Gleevec is a strong medicine and it causes a number of side effects. One of the things that it does is it reduces the levels of calcium and magnesium in the blood. Why it does this is still being studied, but one theory is that it affects bone metabolism. This lowering of calcium and magnesium may cause muscle cramps and muscle aches. Talk to your doctor about calcium and magnesium supplements. In addition, you should have your vitamin D levels checked as these can be low on Gleevec and vitamin D is needed to absorb calcium.
Vitamin B-12 deficiency has been noted with Sutent, but we are not aware of it with Gleevec. That said, these drugs have many similar targets. Side effects from one can often be caused by the other as well. B-12 deficiency can also be caused by removal of the stomach or part of the stomach. Many Gleevec patients take some type of B-12, often shots if they have had part of the stomach removed.
Vitamin C: There is no proven issue with vitamin C. There have been a couple of lab experiments in cell lines concerning vitamin C (in CML cells). Some of these experiments showed a beneficial effect and some a detrimental effect of vitamin C. Nevertheless, your body still needs vitamin C.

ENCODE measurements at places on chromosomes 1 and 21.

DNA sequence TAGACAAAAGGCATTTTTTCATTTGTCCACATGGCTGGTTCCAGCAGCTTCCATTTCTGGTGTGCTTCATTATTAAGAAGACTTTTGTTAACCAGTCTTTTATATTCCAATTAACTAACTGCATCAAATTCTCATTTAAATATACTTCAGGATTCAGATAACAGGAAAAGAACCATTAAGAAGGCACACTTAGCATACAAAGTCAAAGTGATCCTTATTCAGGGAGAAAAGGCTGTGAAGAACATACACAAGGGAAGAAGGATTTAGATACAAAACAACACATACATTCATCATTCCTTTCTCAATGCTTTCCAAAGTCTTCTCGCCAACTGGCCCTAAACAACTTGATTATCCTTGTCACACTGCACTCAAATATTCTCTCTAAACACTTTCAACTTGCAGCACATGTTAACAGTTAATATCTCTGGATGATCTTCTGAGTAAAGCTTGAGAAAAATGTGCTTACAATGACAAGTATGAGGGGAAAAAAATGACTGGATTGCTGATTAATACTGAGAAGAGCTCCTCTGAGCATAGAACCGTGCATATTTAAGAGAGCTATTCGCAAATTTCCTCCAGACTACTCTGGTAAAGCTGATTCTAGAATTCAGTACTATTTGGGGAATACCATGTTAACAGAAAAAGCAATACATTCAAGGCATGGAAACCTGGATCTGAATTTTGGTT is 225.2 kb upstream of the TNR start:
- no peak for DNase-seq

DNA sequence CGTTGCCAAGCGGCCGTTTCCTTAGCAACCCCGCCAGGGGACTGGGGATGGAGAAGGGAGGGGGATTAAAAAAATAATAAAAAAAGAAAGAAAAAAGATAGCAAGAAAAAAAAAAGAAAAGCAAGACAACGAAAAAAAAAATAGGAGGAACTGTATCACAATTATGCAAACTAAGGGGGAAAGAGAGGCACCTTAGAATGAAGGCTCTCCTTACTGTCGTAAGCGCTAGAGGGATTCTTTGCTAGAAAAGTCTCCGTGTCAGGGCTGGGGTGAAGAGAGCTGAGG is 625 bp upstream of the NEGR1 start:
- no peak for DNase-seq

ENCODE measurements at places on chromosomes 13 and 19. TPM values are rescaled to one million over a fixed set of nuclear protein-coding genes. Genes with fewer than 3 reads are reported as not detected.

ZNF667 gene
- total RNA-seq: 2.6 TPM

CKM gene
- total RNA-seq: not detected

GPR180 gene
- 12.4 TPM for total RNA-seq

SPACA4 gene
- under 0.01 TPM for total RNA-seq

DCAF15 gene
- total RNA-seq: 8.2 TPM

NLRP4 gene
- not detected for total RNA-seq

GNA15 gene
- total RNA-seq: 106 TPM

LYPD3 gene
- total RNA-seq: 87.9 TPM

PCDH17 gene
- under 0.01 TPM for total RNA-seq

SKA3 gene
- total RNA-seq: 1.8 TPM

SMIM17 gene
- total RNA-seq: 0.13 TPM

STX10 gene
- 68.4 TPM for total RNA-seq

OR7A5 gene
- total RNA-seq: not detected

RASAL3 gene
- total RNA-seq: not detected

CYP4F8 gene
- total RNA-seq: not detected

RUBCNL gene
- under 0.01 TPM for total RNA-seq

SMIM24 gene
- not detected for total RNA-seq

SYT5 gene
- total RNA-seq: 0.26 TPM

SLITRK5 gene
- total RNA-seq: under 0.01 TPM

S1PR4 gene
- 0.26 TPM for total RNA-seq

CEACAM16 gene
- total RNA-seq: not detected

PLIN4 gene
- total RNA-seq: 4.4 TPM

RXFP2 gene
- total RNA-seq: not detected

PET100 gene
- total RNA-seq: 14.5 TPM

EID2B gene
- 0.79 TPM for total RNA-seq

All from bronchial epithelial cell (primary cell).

Read the article: Antioxidants: Useful Supplements or Should We Refrain? by Omer Mercier, Ph.D., LRG Science Team.
You are What You Eat: Healthy Living with GIST
Presenter: Alice Sulkowski, GIST patient and Nutritionist, Mountain States Health Alliance
Originally shown on : November 15th at 12:00 p.m. EST-Eastern Standard Time
Duration: 61 minutes
Many GIST patients have questions about eating a healthy diet after being diagnosed with GIST, whether it is relative to taking Gleevec, Sutent or recovering from surgery. For those lost in the maze of scientific information, this presentation aims to simplify the principals of sticking to a healthy diet.
Alice Sulkowski will address the basic ingredients of maintaining a healthy diet for GIST patients and strategies for managing nutrition problems and concerns during and after treatment.
Eating well will help patients regain their strength, rebuild tissue, and feel better overall. By the end of this webcast, you may decide to change what you eat.
On January 27, 2008, the LRG Chicago Chapter invited Christy Tangney, PhD, FACN, CNS, and Cheryl Sullivan, MS, RD, CSND, LDN from Rush University Medical Center to discuss the topic of Nutrition and GIST.